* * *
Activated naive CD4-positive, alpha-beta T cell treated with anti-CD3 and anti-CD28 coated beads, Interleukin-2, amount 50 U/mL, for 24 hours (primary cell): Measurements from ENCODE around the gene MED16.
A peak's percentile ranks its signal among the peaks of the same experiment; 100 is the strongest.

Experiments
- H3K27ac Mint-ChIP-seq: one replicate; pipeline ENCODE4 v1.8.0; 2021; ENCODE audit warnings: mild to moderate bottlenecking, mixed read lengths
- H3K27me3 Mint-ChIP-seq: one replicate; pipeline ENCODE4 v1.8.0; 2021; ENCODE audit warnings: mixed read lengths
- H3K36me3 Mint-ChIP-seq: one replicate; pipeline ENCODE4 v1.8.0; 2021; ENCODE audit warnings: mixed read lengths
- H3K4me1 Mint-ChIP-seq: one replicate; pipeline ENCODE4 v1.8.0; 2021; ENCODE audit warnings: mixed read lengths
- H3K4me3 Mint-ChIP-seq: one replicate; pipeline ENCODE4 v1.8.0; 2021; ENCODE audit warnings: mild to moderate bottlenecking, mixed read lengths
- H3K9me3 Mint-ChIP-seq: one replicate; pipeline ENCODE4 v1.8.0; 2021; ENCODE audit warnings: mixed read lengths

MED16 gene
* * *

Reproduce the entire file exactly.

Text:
Activated naive CD4-positive, alpha-beta T cell treated with anti-CD3 and anti-CD28 coated beads, Interleukin-2, amount 50 U/mL, for 24 hours (primary cell): Measurements from ENCODE around the gene MED16.
A peak's percentile ranks its signal among the peaks of the same experiment; 100 is the strongest.

Experiments
- H3K27ac Mint-ChIP-seq: one replicate; pipeline ENCODE4 v1.8.0; 2021; ENCODE audit warnings: mild to moderate bottlenecking, mixed read lengths
- H3K27me3 Mint-ChIP-seq: one replicate; pipeline ENCODE4 v1.8.0; 2021; ENCODE audit warnings: mixed read lengths
- H3K36me3 Mint-ChIP-seq: one replicate; pipeline ENCODE4 v1.8.0; 2021; ENCODE audit warnings: mixed read lengths
- H3K4me1 Mint-ChIP-seq: one replicate; pipeline ENCODE4 v1.8.0; 2021; ENCODE audit warnings: mixed read lengths
- H3K4me3 Mint-ChIP-seq: one replicate; pipeline ENCODE4 v1.8.0; 2021; ENCODE audit warnings: mild to moderate bottlenecking, mixed read lengths
- H3K9me3 Mint-ChIP-seq: one replicate; pipeline ENCODE4 v1.8.0; 2021; ENCODE audit warnings: mixed read lengths

MED16 gene